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    The Luftwaffe out nummerd the RAF with the factor 2,5 à 3 times at the battle of Britain. And it was the effort behind the British pilots, that changed the outcome of the battle. The Brits places earth walls between the airplanes on the airfields. So that by a airstrike, not 1 single hit aircraft can set the others on fire. The strenght of the RAF was not only the new, primitive radar, but a network of 50.000 people that was standing guard, and send all aircraft movements to central commant. The Germans did not know that. The system was allready designed, and operatieve before start of the war. From june 41, the Brits capture a Enigma device ( encrypet radio) and broke the Ultra Code. From that time, the allies know every attack that the germans where gone launch against the Brits. With this information, the Brits almost succed to prevent the capturing of Crete. The Brits, in pillboxes, shot the most Fallschirmjagers dead when they gone hit the ground. But the germans where spread arround, and it is a wonder, how a few Fallschirmjagers still caputure Crete. Rommel lost the dessert battle from the Brits, because they know what was comming. Hitler was devasted by the dead of so many Fallschirmjagers in crete, that he never gone use this powerfull, and ideal tool for Rusia. Afther the lost try to win BoB, Hitler go's east, for a preventive strike. Because he is affraid of the powerbuilt up of the SU. The German army was facing from the first day of the operation Barbarosa, a larger and stronger army than there own. the T-34 was develep in 1934, and there are more than 57.000 of this produced. But the KV1 and the KV2 tanks where realy monsters of 65ton, that the Germans can't stop, except to call in a 88 mm Anti Aircraftgun. So the Sovjets pushed Hitler to tanks of the same size of 65tons. And so is the need of the Tiger, the Phanter, the elefant, created. They get all the same 88mm gun. Running without resources, and dayly hit by daylight bombing of the Americans on the German war-industrie, Germany start to lose the war on all fronts. The Brits bombed only at night civil targets. But remember, when the war started, Germany occupied only the 6th place in the ranking of the stronghest army of the world. France was nr 1. Look it up, and you will be surpriced, how large the amount of captured French tanks and trucks the Germans use, when starting the Operation Barbarosa. The French and Rusian tanks where better than what the Germans than use at that time. Hitler makes many mistakes, and you can not point 1 battle are REASON, that he lost the war. The question is, what we won with outbrake of the war? TIME !! It gives the US and Britain, extra years to build up a military force, that Stalin respected afther Germany surrenderd, to take not entire Europe. Remember that Stalin "purified" ( murdered) 20.000.000 civilions of his own population, from '37 till '39. That the majority of the Sovjet populasion, the Germans invaders see like liberaters. But the Germans treated the population the same way like Stalin. For example:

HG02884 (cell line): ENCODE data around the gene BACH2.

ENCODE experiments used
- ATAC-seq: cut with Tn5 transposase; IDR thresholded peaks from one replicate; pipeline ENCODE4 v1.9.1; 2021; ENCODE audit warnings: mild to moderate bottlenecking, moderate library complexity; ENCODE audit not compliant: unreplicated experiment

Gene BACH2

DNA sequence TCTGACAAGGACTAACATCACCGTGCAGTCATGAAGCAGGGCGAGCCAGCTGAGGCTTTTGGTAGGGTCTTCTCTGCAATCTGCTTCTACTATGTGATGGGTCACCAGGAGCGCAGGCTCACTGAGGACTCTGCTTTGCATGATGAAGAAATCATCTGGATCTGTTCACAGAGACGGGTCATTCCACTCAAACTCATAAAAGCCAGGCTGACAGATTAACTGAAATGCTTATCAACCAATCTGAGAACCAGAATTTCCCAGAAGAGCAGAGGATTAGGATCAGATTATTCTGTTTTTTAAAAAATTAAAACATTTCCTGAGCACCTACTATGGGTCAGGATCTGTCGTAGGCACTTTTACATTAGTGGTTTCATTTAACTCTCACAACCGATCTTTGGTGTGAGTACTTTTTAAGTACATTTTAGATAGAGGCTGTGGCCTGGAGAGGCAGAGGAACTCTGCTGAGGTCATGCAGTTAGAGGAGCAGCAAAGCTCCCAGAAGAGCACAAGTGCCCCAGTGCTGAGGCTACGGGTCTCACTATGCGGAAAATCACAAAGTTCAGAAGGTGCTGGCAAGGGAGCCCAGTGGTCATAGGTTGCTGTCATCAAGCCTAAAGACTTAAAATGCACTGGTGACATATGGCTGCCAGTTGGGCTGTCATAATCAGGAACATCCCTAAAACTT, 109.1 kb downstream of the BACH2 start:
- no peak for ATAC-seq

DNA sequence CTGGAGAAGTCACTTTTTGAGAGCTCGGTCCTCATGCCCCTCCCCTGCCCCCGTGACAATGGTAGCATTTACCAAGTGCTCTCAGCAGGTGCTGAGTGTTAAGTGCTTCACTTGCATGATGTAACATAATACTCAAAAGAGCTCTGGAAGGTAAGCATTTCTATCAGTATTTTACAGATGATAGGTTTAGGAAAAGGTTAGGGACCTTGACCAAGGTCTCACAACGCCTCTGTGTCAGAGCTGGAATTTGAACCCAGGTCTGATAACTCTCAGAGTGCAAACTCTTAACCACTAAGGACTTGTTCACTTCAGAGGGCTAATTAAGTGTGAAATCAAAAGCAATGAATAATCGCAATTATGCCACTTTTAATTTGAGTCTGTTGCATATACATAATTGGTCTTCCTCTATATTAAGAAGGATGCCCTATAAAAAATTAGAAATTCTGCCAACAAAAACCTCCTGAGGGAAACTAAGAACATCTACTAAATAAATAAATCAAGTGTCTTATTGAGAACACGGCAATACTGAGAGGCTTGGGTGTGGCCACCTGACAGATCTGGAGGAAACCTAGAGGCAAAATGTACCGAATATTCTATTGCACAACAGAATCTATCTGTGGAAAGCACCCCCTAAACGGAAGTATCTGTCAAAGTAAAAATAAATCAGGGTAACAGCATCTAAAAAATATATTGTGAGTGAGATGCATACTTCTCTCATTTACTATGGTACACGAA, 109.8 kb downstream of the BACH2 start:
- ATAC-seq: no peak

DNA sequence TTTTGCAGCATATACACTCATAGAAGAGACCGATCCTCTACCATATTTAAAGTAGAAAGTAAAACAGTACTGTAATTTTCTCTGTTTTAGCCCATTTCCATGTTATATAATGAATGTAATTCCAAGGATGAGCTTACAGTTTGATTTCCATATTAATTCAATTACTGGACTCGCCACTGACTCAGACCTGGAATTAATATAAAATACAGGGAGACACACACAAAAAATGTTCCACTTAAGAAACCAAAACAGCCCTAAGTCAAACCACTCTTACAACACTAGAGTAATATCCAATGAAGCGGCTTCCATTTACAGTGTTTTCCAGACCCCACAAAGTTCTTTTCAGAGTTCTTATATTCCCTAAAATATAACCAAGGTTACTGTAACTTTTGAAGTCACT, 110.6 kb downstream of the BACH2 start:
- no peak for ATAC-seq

If Goering accept the invitation of Oecraine, to help Germany fighting the SU, Hitler still have a big chance to win the war afther all. But visiting Oecraine, Goering believes that east-european people where less in value, and not fitt to join the axis forces.
    I hope that this answer your question.:)
     
  8. brndirt1

    brndirt1 Saddle Tramp

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    A great deal of this post if incorrect, from the Enigma section to the Crete invasion in specific. There are some portions which might be considered true, many are not. Rankings of military force is difficult at best, since it isn't simply "number of men or vehicles" but tactics and strategy, material resources and industrial production capacity which make the difference.

    The "racial ladder" for the eastern populace was set in Hitler's racial ladder, Goering had little choice but to follow Hitler's lead. Goering didn't set the policies toward the civilian populace, Hitler, Himmler, and Heydrich did.
     
  9. Colonel FOG

    Colonel FOG Member

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    Am pleased to see this discussion of "errors and possibilities" has taken such a positive turn.
    Thank you, fuser... and to all who are involved... we are having a good time together now.

    With the caveat that the first day and the last day of the war in Europe are disallowed as answers, I'm sticking with the onset of Operation Barbarossa as the point of no return for Germany. Some other viable suggestions can be justified as the moment when Germany was on the way to losing the war. However, the failure to maintain a detante with its larger and more powerful neighbor can surely be seen as a gross mistake on the part of Hitler's Germany. Were it not for his error in this regard, Germany and the SU could have had a very large pie to divide in a very short time, and might even have been able to wall themselves in, dig in their heels, and prevent any loss of conquered territory.

    In June of 1941, the US was still only committed to defending England, and not to generating an offensive incursion of Europe as a whole. Germany could have stayed on its side of the Channel, negotiated a non-aggression pact with England and looked elsewhere for expansion. After all, what resources were in England that Hitler really needed?